How do you spend money that is donated?

100% of donations are used to fight the wineries’ lawsuit and to oppose the inappropriate expansion of uses by the wineries.

Are Protect the Peninsula (PTP) and Preserve Old Mission (POM) the same organization?

PTP and POM are closely allied, but separate, organizations. In order for donations to be tax deductible, an organization must be classified by the IRS as a 501(c)3.  PTP, although a non-profit, is not classified as a 501(c)3.  POM, on the other hand, does have 501(c)3 status, and passes along 100% of donations to PTP’s defense against the wineries’ lawsuit.  By donating through POM, donors receive maximum tax benefits available to them.

What are some common misconceptions about the winery lawsuit?

  • “The Township broke off talks with the wineries” FALSE– the Township did not “break off talks”. After 5 meetings between September 4th 2019 and March 23 the April 14th 2020 meeting was cancelled due to COVID-19, with the assumption talks would restart in the future. Before any request for a restart was made by either side, WOMP sued the Township in October 2020.
  • “Wineries have been trying since 2008 to work with the Township on a new ordinance” FALSE– There is no record of any discussions in 2008 or 2009. In 2010 the planner at the time initiated an effort to revamp the ordinance to satisfy requests by some grape growers. After the departure of that planner, in 2013, interest in the new approach was inadequate and the planning commission abandoned the effort. The only record of any proposals being brought to the Township between 2013 and the recent discussion between wineries & the Township, was the revision to expand production capability farm processing wineries brought to the planning commission and shepherded through passage at the town board in July 2018 by a current PTP Board Member.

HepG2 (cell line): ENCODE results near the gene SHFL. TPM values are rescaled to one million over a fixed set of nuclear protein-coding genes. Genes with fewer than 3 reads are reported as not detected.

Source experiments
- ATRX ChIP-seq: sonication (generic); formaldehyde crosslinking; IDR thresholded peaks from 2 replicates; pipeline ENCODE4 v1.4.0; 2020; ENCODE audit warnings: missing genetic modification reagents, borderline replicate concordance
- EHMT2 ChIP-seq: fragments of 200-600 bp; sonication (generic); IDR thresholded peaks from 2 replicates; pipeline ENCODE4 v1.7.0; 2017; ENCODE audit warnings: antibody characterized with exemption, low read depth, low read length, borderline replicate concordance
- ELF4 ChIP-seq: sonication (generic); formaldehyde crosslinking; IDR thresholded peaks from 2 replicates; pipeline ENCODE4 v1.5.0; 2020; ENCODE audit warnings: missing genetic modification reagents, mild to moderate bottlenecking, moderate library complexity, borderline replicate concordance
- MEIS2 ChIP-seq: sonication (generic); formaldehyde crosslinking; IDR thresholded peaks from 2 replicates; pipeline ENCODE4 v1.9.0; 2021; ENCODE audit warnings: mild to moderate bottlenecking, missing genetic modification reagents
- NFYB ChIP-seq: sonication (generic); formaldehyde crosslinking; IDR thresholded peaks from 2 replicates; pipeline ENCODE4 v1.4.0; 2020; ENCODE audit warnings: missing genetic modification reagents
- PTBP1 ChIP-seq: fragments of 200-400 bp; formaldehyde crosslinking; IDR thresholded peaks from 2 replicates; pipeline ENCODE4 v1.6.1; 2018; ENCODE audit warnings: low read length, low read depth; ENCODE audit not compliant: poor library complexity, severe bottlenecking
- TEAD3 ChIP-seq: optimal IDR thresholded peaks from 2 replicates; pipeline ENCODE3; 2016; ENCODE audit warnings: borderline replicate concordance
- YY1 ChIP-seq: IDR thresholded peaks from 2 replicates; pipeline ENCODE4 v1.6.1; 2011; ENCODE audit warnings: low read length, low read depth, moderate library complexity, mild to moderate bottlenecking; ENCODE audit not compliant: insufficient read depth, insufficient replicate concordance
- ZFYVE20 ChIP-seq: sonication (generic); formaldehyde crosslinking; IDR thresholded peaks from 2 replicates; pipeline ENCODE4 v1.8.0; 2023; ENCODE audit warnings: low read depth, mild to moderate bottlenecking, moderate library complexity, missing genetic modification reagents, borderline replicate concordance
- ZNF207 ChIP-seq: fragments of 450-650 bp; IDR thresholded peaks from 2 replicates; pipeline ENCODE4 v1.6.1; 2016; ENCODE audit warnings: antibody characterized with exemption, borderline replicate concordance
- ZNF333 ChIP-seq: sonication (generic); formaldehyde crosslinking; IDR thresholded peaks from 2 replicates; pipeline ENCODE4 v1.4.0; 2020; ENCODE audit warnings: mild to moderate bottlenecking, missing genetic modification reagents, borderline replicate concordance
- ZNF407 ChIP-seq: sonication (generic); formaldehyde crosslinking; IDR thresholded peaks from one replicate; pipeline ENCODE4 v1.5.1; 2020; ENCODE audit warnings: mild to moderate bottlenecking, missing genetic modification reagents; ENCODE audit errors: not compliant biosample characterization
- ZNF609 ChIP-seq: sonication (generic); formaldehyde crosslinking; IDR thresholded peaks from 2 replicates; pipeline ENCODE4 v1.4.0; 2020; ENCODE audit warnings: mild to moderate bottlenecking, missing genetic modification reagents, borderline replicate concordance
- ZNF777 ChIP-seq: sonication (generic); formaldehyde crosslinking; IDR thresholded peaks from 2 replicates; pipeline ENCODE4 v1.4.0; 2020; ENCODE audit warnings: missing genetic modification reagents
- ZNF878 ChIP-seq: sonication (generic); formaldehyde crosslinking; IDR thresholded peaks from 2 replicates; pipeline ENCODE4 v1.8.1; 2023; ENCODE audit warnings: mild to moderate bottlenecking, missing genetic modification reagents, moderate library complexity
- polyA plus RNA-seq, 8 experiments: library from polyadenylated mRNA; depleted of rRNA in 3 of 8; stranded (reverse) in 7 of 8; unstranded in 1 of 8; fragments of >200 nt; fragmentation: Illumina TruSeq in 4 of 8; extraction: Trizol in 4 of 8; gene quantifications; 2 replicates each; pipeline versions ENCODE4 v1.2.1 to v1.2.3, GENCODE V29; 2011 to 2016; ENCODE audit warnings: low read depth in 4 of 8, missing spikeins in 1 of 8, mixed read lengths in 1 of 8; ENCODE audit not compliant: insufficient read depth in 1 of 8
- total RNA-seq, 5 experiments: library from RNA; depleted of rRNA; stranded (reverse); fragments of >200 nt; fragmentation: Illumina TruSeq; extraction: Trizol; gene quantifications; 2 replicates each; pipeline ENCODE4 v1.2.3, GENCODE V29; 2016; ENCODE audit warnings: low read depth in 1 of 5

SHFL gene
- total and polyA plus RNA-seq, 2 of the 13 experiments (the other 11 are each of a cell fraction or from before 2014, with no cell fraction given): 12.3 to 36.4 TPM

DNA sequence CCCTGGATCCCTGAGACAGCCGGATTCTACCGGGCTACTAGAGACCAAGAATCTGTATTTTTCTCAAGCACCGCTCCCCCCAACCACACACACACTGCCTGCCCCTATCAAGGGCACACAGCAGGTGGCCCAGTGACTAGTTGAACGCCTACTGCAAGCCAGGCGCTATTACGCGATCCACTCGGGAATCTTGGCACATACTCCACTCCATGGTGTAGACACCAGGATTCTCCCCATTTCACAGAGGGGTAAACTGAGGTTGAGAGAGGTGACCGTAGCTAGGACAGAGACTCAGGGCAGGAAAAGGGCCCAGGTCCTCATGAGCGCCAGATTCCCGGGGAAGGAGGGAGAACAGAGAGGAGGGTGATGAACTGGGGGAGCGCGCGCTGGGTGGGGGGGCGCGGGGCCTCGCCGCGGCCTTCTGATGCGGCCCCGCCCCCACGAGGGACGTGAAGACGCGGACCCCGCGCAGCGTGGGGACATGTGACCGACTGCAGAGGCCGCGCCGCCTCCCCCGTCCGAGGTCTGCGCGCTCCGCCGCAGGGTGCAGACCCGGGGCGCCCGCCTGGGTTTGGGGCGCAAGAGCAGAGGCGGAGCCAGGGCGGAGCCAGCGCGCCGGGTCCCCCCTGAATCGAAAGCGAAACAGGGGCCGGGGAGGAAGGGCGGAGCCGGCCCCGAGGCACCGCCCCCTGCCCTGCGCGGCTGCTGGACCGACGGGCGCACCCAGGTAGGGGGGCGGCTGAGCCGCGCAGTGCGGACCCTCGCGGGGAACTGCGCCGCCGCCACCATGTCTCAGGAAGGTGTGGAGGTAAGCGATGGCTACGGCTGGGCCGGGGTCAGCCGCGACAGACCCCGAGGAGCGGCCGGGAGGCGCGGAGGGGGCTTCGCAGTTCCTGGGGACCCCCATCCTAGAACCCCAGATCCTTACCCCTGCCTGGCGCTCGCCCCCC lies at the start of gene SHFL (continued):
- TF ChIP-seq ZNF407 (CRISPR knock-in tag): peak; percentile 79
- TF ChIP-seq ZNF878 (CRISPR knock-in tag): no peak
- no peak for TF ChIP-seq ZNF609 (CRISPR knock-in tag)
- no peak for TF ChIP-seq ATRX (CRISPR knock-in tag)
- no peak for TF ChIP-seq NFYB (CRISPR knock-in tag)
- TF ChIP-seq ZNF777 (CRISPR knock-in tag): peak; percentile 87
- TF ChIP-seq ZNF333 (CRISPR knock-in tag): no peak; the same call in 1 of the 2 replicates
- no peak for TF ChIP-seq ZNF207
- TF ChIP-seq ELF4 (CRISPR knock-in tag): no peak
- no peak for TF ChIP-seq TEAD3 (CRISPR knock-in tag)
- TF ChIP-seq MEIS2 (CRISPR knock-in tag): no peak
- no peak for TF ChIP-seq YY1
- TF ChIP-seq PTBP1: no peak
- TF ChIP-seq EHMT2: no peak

• “Old Mission wineries are not allowed to buy any grapes outside of Old Mission Peninsula” FALSE– Wineries operating under the “Farm Processing” permit can buy up to 15% of their grapes from any location in any given year, and more on any year when there is a shortage of crop production. This 15% provision, known as appellation, ensures that as a winery sells more wine by bringing more traffic to the peninsula, they will automatically support more Old Mission Peninsula farm land being in grape production. And the volume of that 15% of course grows with their increase of production, naturally allowing them to buy more and more product off of the peninsula. Alternatively, Chateau SUP wineries are only limited to the 15% restriction for wine served at guest activity events.